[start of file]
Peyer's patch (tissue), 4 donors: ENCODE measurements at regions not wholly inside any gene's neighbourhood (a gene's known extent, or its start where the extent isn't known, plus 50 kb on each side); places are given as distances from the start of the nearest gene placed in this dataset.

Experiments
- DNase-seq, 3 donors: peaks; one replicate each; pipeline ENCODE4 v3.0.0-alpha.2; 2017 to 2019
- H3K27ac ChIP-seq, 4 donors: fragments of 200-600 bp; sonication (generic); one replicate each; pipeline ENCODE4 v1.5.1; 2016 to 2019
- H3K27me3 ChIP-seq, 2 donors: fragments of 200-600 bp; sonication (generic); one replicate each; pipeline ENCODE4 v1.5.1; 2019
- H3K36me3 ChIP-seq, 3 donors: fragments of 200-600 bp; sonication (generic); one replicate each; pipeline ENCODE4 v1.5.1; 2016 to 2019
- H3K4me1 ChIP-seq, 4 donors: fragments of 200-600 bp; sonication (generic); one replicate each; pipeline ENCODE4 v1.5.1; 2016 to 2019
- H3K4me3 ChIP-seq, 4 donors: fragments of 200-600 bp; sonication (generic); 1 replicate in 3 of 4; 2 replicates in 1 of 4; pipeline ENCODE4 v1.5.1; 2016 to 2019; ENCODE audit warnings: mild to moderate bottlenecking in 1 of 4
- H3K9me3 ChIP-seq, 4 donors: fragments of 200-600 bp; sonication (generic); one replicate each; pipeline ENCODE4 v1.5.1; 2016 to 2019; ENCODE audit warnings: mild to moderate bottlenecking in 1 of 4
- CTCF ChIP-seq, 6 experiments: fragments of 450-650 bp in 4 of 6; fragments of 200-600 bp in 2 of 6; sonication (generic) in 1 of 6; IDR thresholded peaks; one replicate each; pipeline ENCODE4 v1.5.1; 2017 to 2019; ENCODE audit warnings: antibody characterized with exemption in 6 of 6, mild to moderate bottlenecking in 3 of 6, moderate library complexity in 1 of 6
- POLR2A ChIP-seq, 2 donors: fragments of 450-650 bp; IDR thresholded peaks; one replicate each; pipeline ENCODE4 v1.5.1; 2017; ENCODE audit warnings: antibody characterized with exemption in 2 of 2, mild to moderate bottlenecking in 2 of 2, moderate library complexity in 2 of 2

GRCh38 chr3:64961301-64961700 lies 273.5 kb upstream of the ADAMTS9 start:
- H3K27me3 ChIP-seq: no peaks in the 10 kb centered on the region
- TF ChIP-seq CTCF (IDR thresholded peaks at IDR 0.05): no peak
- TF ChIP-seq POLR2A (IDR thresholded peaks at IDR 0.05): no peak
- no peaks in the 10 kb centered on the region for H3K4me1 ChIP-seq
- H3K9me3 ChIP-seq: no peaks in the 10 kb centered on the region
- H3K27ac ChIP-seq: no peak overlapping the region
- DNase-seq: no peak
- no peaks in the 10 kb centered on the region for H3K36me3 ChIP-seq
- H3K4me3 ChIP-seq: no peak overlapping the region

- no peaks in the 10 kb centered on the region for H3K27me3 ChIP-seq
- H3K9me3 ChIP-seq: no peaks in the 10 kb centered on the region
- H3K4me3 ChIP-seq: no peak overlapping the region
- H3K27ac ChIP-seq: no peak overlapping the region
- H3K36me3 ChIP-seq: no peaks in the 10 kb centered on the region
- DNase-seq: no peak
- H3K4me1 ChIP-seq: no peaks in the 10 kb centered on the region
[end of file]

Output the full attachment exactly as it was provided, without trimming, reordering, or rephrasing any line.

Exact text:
Peyer's patch (tissue), 4 donors: ENCODE measurements at regions not wholly inside any gene's neighbourhood (a gene's known extent, or its start where the extent isn't known, plus 50 kb on each side); places are given as distances from the start of the nearest gene placed in this dataset.

Experiments
- DNase-seq, 3 donors: peaks; one replicate each; pipeline ENCODE4 v3.0.0-alpha.2; 2017 to 2019
- H3K27ac ChIP-seq, 4 donors: fragments of 200-600 bp; sonication (generic); one replicate each; pipeline ENCODE4 v1.5.1; 2016 to 2019
- H3K27me3 ChIP-seq, 2 donors: fragments of 200-600 bp; sonication (generic); one replicate each; pipeline ENCODE4 v1.5.1; 2019
- H3K36me3 ChIP-seq, 3 donors: fragments of 200-600 bp; sonication (generic); one replicate each; pipeline ENCODE4 v1.5.1; 2016 to 2019
- H3K4me1 ChIP-seq, 4 donors: fragments of 200-600 bp; sonication (generic); one replicate each; pipeline ENCODE4 v1.5.1; 2016 to 2019
- H3K4me3 ChIP-seq, 4 donors: fragments of 200-600 bp; sonication (generic); 1 replicate in 3 of 4; 2 replicates in 1 of 4; pipeline ENCODE4 v1.5.1; 2016 to 2019; ENCODE audit warnings: mild to moderate bottlenecking in 1 of 4
- H3K9me3 ChIP-seq, 4 donors: fragments of 200-600 bp; sonication (generic); one replicate each; pipeline ENCODE4 v1.5.1; 2016 to 2019; ENCODE audit warnings: mild to moderate bottlenecking in 1 of 4
- CTCF ChIP-seq, 6 experiments: fragments of 450-650 bp in 4 of 6; fragments of 200-600 bp in 2 of 6; sonication (generic) in 1 of 6; IDR thresholded peaks; one replicate each; pipeline ENCODE4 v1.5.1; 2017 to 2019; ENCODE audit warnings: antibody characterized with exemption in 6 of 6, mild to moderate bottlenecking in 3 of 6, moderate library complexity in 1 of 6
- POLR2A ChIP-seq, 2 donors: fragments of 450-650 bp; IDR thresholded peaks; one replicate each; pipeline ENCODE4 v1.5.1; 2017; ENCODE audit warnings: antibody characterized with exemption in 2 of 2, mild to moderate bottlenecking in 2 of 2, moderate library complexity in 2 of 2

GRCh38 chr3:64961301-64961700 lies 273.5 kb upstream of the ADAMTS9 start:
- H3K27me3 ChIP-seq: no peaks in the 10 kb centered on the region
- TF ChIP-seq CTCF (IDR thresholded peaks at IDR 0.05): no peak
- TF ChIP-seq POLR2A (IDR thresholded peaks at IDR 0.05): no peak
- no peaks in the 10 kb centered on the region for H3K4me1 ChIP-seq
- H3K9me3 ChIP-seq: no peaks in the 10 kb centered on the region
- H3K27ac ChIP-seq: no peak overlapping the region
- DNase-seq: no peak
- no peaks in the 10 kb centered on the region for H3K36me3 ChIP-seq
- H3K4me3 ChIP-seq: no peak overlapping the region

- no peaks in the 10 kb centered on the region for H3K27me3 ChIP-seq
- H3K9me3 ChIP-seq: no peaks in the 10 kb centered on the region
- H3K4me3 ChIP-seq: no peak overlapping the region
- H3K27ac ChIP-seq: no peak overlapping the region
- H3K36me3 ChIP-seq: no peaks in the 10 kb centered on the region
- DNase-seq: no peak
- H3K4me1 ChIP-seq: no peaks in the 10 kb centered on the region